• Community members with relevant expertise answer the question.
  • In the future, other people with similar problems find this Q&A so the same question will never be asked again.

In my experience, many downvote-worthy questions with fundamental misunderstandings or really weird ideas are not caused by writing a crappy question, but in the steps before that:

  • The question might be completely speculative and is not motivated by a concrete problem. Aliens ate my Unicode! Why do we need more than one programming language? *sigh*

  • The OP didn't bother with any research of their own first. If an online search for terms in the question or the relevant Wikipedia articles would immediately address the problem, or if they ask an overly broad “what is X” type question, the question is a waste of the community's time.

This, in my opinion, leads to the following possible reactions for us:

  • If the absurd approach or misunderstanding is the focus of the question and is sufficiently explained, this misunderstanding can be addressed with an answer.
  • If it is tangential to the question, comments can be used to notify OP about this. They might turn that into another great question!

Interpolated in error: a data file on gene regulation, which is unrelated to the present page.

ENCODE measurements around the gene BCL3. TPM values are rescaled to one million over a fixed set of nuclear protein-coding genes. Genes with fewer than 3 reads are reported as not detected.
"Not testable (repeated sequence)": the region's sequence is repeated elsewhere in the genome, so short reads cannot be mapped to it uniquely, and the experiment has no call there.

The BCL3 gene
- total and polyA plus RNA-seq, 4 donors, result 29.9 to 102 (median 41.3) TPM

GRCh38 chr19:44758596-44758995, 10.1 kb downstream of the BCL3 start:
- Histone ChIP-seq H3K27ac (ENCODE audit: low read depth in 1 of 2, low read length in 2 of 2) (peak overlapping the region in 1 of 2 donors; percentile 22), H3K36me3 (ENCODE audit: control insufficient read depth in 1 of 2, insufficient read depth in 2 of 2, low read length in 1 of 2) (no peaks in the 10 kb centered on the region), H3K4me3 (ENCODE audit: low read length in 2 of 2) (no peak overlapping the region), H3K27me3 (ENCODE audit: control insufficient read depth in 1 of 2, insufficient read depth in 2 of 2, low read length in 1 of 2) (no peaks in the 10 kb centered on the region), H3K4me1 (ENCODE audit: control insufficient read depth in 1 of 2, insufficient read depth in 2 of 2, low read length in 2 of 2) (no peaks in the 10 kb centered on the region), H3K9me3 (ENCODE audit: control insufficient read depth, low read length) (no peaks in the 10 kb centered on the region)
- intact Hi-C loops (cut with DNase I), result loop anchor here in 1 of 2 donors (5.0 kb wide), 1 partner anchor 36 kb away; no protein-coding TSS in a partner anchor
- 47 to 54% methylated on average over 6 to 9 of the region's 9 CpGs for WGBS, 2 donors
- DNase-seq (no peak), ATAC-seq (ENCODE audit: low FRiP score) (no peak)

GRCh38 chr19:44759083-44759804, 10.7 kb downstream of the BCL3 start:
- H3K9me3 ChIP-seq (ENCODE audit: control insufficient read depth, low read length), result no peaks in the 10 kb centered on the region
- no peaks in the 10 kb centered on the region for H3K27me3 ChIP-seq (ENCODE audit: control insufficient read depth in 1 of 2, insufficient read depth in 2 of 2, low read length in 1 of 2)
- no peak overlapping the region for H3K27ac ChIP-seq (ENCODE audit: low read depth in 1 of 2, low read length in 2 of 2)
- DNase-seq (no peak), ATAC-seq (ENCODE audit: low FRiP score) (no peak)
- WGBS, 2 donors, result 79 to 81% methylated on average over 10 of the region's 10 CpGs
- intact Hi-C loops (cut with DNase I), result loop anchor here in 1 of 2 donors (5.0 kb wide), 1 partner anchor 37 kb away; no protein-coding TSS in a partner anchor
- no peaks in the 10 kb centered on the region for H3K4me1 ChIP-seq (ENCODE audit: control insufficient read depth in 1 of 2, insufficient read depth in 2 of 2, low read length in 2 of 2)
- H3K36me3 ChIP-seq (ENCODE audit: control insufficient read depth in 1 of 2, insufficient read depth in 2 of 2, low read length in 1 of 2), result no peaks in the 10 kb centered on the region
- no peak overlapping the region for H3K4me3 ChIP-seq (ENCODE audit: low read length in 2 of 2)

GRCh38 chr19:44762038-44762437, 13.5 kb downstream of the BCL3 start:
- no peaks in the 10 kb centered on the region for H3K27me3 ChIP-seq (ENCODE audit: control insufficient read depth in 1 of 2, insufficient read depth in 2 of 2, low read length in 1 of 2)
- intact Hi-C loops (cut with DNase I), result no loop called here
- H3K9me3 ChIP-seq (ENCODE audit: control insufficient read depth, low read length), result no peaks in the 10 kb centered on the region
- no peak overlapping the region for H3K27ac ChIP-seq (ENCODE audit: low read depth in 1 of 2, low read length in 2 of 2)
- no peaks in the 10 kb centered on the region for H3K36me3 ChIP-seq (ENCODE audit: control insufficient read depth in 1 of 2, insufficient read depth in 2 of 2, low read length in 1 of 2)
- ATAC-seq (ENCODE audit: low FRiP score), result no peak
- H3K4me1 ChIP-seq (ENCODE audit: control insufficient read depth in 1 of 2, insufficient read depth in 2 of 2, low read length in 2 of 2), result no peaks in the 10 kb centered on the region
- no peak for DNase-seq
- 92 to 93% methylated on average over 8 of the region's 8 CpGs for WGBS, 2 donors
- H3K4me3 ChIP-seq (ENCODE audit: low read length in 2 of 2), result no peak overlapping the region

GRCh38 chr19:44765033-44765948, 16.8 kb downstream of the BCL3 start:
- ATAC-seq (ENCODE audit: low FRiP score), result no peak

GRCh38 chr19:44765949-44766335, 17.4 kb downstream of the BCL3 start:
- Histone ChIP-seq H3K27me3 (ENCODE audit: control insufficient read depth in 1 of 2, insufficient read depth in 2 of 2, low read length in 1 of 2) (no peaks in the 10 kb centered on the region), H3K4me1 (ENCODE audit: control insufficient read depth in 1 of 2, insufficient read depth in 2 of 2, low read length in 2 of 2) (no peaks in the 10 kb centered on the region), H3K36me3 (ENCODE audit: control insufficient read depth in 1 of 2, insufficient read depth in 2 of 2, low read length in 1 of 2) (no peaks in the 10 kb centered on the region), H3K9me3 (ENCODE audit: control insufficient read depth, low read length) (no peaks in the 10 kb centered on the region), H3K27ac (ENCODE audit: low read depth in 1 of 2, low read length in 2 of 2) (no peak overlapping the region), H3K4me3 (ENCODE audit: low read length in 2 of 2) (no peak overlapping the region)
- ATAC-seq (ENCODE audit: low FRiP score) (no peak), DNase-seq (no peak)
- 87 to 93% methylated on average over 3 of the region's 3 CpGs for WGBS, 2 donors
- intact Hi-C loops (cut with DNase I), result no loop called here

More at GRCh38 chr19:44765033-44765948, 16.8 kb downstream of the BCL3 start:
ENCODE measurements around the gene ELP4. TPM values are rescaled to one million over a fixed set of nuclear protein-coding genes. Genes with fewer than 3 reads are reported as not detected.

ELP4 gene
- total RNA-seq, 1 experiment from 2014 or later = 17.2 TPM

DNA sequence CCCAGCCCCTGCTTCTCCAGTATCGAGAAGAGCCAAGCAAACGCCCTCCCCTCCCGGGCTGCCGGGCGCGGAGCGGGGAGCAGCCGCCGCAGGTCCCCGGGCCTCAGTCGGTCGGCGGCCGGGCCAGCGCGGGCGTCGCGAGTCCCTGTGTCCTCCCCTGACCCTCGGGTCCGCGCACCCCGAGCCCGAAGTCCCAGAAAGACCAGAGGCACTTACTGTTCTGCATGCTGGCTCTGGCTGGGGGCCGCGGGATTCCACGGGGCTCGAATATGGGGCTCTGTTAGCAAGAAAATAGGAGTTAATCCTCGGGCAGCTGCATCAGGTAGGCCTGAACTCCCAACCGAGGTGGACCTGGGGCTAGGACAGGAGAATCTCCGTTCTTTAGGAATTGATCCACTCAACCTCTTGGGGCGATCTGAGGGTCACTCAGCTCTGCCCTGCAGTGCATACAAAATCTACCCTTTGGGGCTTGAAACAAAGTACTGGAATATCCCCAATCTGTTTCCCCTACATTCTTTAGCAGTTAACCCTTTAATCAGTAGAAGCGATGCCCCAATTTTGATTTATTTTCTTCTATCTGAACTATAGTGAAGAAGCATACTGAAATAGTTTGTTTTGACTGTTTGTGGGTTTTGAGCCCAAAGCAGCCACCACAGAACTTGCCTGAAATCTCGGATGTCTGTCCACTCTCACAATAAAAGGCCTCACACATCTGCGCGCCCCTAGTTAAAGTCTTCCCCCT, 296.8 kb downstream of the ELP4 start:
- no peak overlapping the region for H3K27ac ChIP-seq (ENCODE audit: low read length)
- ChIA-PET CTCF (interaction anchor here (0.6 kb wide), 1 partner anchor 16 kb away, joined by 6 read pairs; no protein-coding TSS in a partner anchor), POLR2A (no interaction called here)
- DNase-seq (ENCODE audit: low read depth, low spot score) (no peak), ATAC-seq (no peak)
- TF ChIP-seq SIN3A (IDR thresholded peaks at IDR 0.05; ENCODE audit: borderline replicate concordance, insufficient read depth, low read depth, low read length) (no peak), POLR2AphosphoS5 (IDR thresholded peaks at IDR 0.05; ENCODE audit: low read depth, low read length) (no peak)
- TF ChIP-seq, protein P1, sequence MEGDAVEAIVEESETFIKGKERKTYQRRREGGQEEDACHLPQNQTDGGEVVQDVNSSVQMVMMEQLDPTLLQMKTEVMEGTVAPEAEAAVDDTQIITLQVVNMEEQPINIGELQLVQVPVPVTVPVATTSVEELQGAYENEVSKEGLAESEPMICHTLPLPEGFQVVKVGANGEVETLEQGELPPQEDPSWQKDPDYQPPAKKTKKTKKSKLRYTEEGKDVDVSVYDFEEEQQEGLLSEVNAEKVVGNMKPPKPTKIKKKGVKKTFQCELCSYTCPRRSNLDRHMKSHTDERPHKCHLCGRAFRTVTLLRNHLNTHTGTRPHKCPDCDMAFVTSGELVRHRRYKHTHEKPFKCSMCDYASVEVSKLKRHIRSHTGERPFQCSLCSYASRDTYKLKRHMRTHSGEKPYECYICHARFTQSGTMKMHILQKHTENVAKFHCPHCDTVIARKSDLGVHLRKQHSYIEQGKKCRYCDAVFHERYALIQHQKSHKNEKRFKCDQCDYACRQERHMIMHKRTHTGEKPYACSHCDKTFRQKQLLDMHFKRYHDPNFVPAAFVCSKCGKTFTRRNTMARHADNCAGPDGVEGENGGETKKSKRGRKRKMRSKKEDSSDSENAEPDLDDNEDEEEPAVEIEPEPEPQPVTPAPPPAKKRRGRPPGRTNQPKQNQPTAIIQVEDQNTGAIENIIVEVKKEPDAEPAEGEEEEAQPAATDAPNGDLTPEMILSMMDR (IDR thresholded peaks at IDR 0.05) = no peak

• If a fundamentally good question is obfuscated by unclear explanation, the question can be refined with edits or by asking for clarification in comments. For extensive discussions, a chat room about the question should be preferred.
  • If OP doesn't show their research effort, downvoting + asking for elaboration in a comment is the way to go. In stronger cases, also vote to close as too broad: a comprehensive answer would effectively have to be half a Wikipedia article, but we are not an encyclopedia.
  • If the misunderstanding or unusual approach renders the question incomprehensible, downvoting and voting to close as unclear is in order.